IBM stocks its software arsenal

Big Blue's latest forays in the lucrative and competitive market for business software take aim at Microsoft, Sun Microsystems and Oracle.

3 min read
IBM is working on three fronts this week to attract more customers to its business software lineup.

The company on Monday released a new version of its integration software, which allows companies to link dissimilar business software to share information; announced plans to ship new content management software that allows businesses to house a variety of information, including video, audio files and images; and said it is unifying its programming tools, so developers can build and test their software through one user interface.

The three announcements are IBM's latest effort to capture new customers in the lucrative and competitive market for business software. Big Blue competes against Microsoft, Sun Microsystems, Oracle, BEA Systems and others in the market for business infrastructure software that companies use to build Web sites and other systems.

IBM on Monday said it is shipping WebSphere Business Integration version 4.1, which allows a company to link its own software together, but also allows it to connect to other organizations so they can conduct transactions online.

The software combines two previous IBM MQSeries integration products with integration technology from the company's acquisition of CrossWorlds Software earlier this year, said Doug Brown, marketing director for IBM's WebSphere Business Process Integration.

The product includes adapters that link business software from companies such as SAP, PeopleSoft and Oracle so they can all work together. It will also include software that will allow a company to manage transactions with its business partners, Brown said.

Beginning in the third quarter this year, Brown said IBM will release different versions of WebSphere Business Integration software and target them toward six different industries: automotive, insurance, electronics, financial, telecommunications and retail. The different versions of the software will include pre-built software geared toward the specific industries. IBM did not release pricing for the integration software.

Keeping tabs on content
IBM on Monday said that it was also updating its content management software, called Content Manager version 8, with new features that include support for MPEG-4, a next-generation compression format for video and audio, and the ability to access data found in rival database software from Oracle, Microsoft and Sybase, said Brett MacIntyre, IBM's vice president of content management.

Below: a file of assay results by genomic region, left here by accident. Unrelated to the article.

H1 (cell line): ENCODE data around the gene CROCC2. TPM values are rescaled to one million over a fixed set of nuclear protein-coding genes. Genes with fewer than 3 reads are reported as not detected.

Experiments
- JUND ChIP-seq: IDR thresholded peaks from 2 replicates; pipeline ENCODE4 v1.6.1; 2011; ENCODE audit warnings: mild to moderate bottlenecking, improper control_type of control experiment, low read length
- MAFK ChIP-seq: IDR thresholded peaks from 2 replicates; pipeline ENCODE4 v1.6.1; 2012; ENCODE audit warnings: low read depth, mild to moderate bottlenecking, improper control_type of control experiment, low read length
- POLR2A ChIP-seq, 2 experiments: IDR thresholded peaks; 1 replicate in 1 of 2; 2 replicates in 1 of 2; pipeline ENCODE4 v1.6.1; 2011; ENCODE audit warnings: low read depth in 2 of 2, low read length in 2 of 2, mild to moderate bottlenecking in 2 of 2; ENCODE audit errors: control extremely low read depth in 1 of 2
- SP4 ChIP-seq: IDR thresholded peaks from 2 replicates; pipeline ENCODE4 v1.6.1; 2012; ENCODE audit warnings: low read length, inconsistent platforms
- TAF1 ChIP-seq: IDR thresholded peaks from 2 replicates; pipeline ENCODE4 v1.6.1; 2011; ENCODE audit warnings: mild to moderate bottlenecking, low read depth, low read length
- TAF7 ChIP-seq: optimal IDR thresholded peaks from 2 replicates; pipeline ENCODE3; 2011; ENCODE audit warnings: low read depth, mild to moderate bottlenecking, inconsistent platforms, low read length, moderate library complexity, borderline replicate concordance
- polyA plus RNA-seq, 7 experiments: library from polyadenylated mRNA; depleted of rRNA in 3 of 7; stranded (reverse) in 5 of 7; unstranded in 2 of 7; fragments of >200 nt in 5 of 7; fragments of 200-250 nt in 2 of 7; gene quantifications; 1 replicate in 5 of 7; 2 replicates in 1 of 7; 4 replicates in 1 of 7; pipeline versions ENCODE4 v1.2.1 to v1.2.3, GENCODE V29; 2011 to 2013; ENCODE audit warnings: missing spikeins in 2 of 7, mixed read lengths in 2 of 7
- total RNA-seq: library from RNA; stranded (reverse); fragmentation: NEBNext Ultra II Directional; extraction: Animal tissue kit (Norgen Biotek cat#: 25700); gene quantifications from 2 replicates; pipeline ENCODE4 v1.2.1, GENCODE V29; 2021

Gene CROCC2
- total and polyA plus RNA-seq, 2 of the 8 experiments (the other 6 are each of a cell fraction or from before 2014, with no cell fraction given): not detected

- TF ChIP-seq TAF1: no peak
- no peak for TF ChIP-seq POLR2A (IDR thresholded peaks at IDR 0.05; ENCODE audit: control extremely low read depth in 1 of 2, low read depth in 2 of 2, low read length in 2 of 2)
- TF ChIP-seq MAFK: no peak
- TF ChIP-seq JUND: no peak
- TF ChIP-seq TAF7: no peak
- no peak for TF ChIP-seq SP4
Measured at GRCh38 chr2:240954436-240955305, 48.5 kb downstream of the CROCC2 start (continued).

Content Manager, which is used in conjunction with IBM's DB2 database software, will also be easier to use and offer better management features, such as an authentication service that allows people to sign on to access information, MacIntyre said.

A test version of Content Manager is available now. The final version of the product will be released in September. Content Manager will cost $24,000 per processor and $2,000 per concurrent customer.

IBM will also unify all of its programming tools for its e-business software products and integrate them with its Java software development tool called WebSphere Studio.

IBM historically has offered individual programming tools for each of its e-business software products, such as its integration software; DB2 database; Tivoli software for managing the health of computing systems; Lotus Domino software for e-mail, calendaring and group scheduling; and IBM's iSeries servers, which has many of the features, but not all of the power, of IBM's mainframe servers.

Now IBM is building connectors that will allow developers to plug in the individual tools to the WebSphere Studio development tool, said Scott Hebner, marketing director for IBM's WebSphere products. That way, programmers will be able to work with all of the tools through a consistent user interface, he said.

Some connectors will be available this summer, while the rest will ship by year's end. The technology will be based on the Eclipse open-source project, which lets software developers choose development tools from different software makers and plug them together.